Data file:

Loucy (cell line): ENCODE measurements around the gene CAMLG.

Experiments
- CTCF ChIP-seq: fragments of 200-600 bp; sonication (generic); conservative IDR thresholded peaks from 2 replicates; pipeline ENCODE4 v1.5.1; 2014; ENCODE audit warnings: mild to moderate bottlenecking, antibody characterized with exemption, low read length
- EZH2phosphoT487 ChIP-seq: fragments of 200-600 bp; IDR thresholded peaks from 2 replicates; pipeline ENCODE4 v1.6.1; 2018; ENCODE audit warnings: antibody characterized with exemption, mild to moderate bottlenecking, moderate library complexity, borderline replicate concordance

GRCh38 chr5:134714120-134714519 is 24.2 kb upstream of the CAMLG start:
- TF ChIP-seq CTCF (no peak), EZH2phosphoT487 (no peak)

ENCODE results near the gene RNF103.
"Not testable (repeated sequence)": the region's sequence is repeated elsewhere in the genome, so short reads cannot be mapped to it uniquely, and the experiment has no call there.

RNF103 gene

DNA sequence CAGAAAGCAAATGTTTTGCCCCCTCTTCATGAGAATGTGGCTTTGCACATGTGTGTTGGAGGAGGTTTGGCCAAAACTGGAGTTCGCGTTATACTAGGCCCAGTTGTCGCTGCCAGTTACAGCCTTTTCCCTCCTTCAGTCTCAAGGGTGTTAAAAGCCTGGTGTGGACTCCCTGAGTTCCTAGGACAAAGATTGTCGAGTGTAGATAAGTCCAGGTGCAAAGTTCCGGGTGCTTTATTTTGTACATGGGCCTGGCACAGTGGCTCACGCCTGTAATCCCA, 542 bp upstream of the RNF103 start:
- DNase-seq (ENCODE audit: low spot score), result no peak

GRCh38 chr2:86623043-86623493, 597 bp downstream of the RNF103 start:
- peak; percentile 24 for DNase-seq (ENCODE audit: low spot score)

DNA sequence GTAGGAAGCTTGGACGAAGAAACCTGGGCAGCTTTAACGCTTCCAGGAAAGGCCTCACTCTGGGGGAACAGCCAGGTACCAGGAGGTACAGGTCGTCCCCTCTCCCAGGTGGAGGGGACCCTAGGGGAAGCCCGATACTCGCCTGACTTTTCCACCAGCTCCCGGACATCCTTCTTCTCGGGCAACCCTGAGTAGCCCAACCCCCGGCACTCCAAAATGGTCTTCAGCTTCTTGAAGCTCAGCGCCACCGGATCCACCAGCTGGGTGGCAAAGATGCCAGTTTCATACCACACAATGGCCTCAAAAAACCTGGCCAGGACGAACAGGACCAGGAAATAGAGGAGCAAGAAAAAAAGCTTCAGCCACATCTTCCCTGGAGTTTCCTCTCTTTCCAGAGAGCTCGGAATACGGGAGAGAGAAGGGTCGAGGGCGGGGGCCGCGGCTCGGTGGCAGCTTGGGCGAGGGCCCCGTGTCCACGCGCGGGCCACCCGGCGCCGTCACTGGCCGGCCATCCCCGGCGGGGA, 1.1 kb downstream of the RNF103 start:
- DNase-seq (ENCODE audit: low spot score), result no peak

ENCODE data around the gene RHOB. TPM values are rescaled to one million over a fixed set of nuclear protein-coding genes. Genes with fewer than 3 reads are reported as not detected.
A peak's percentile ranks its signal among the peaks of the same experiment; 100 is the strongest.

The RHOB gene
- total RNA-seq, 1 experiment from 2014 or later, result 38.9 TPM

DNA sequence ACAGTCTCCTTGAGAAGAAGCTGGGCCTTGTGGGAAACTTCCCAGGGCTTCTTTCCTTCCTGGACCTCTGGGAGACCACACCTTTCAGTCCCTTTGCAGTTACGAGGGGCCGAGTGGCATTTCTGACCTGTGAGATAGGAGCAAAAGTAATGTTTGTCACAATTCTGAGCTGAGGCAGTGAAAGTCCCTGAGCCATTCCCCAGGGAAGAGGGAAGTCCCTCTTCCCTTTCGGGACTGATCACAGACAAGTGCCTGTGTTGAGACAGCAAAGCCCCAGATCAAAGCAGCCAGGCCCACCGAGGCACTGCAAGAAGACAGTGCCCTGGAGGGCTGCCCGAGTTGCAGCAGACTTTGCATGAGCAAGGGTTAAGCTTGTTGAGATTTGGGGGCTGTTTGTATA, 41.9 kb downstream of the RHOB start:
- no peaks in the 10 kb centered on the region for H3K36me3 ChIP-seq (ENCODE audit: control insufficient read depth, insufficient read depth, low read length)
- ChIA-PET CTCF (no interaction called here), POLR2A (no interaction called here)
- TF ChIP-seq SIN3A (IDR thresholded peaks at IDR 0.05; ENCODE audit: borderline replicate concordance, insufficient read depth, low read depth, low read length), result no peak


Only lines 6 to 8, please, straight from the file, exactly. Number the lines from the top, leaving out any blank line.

- TF ChIP-seq CTCF (no peak), EZH2phosphoT487 (no peak)

ENCODE results near the gene RNF103.
"Not testable (repeated sequence)": the region's sequence is repeated elsewhere in the genome, so short reads cannot be mapped to it uniquely, and the experiment has no call there.